American soccer tends to lean on its success stories, and understandably so. Portland, Seattle, and Kansas City are among myriad wonderful tales for a nascent culture.
But support is so much more than one set of fans, or players, or an owner. Look no further than Rochester, where an annual playoff team in a soccer specific stadium has suffered under the weight of unsatisfied MLS expectations.
Or Austin, which failed to support a USL team but is emboldened at the idea of getting another city’s MLS team.
Or Dayton. Or Wilmington. San Antonio Scorpions. Atlanta Silverbacks.
(We’re going to conveniently leave out the teams dropped into a city by a league in order to battle for a market because this is America and we just need Borussia Butte competing for market share with Montana Monterrey United).
Each of these “failures” has a story, and we’re not naive enough to pretend each falls on one reason. Some American cities, accustomed to having the best example of any particular spot in their region via the NBA, NFL, MLB, or NHL, simply won’t support a league which wouldn’t rate in the Top 20 — or way worse — on a global scale.
It would take a much longer post than this to figure it all out, and much brighter minds than mine. In fact, one of our biggest flaws as a soccer community is pretending to unveil a universal fix inside of one big lightbulb.
If we had to proffer some easy fixes, they would be this
— Support your local club. I don’t simply mean by buying tickets, though that certainly helps, but by allying with the cause of improving support in your area. It might seem odd to be a group of four friends starting a supporters’ group for your third- or fourth-tier club, but the team will love it and your enthusiasm just might make someone else come back for seconds. Believe us, we’ve heard the arguments about quality of play, etc., but at some point desire for the development of our culture starts at home. Look at Chattanooga (right), Detroit City (at top), and even Sacramento for this. Look at Columbus while it’s being tortured, too, and look it in the eye. Maybe MLS wouldn’t have given Columbus a market had the league started up today, but it did 20 years ago and we’re fairly sure the business isn’t hemorrhaging money and the fans haven’t quit on the idea of the Crew.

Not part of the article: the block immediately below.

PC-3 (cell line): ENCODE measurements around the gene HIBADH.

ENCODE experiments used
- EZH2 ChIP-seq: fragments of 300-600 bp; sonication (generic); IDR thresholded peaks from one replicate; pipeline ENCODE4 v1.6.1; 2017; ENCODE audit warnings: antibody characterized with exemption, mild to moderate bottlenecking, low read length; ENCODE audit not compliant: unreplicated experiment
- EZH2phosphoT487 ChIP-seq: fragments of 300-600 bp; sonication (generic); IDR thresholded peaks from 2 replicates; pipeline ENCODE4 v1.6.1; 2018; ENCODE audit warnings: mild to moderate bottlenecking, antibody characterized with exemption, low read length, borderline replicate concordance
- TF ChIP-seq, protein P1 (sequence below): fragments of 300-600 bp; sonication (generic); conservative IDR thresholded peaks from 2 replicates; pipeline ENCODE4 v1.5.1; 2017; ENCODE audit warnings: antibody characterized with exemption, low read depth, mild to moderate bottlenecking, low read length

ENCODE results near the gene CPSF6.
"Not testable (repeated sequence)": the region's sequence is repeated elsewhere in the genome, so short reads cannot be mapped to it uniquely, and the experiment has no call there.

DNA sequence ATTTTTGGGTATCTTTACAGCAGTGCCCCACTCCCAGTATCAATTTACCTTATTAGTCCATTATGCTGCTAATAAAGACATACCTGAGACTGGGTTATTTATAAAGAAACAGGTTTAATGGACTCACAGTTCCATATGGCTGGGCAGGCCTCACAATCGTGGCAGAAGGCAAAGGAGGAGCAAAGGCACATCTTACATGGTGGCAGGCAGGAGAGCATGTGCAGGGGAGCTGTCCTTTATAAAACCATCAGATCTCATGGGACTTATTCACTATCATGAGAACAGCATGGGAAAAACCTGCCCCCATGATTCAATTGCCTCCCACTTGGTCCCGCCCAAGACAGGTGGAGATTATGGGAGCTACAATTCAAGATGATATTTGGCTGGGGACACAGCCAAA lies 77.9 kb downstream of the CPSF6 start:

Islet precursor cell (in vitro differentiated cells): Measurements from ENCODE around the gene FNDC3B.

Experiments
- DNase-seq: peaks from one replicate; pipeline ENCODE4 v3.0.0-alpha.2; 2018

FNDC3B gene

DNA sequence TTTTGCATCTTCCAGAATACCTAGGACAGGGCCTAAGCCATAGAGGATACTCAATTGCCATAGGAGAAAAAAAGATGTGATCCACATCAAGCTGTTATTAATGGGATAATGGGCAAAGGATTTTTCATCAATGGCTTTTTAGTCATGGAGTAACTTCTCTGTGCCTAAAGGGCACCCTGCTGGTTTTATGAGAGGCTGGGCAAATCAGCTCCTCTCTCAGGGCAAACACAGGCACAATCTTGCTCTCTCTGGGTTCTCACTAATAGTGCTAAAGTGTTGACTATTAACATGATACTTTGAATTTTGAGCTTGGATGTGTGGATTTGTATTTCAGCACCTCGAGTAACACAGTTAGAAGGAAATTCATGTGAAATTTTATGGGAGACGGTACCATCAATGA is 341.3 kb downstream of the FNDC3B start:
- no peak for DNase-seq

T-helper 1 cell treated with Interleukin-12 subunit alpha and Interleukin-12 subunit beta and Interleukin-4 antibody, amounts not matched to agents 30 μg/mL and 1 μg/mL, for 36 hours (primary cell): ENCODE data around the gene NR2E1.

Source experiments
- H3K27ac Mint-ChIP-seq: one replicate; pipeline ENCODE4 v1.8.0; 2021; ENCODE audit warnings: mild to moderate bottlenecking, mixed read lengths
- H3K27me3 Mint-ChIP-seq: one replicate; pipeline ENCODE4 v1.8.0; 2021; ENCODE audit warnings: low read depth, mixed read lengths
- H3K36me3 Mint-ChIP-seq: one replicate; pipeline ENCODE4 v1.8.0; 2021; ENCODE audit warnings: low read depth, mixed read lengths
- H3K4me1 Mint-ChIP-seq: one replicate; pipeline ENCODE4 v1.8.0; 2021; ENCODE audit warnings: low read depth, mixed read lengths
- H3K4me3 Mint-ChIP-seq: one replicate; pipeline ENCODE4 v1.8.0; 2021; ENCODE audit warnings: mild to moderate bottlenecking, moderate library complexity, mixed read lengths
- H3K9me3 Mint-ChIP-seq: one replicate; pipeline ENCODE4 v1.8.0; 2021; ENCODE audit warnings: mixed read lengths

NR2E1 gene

Detroit is really an incredible example, and it’s pertinent as MLS entertains expanding to the city with an organization which isn’t Detroit City FC. Full disclosure: I’ve run a club which has staged a derby with DCFC, and I’ve watched the Motor City outfit go from “Detroit should have a soccer team” to “I bet we could fund restoring a neighborhood stadium and sell it out” to defying critics about what’s possible for a fourth-tier (for now) club. And without as much first hand knowledge from this writer, Chattanooga’s growth predates DCFC’s story with some striking similarities. If either club’s ownership was unable to move forward, I have no doubt their fan bases would rally to keep the clubs alive.
— Support your local soccer-first organization, too. If there’s a group running a program in low-income areas or aiming to elevate the quality of youth soccer without demanding $4000 per player and the pipe dream of maybe being seen by FC Porto’s North American marketing director (then maybe look into whether they do good work with donations, or if the donations make sure the “technical director” has a nicer house).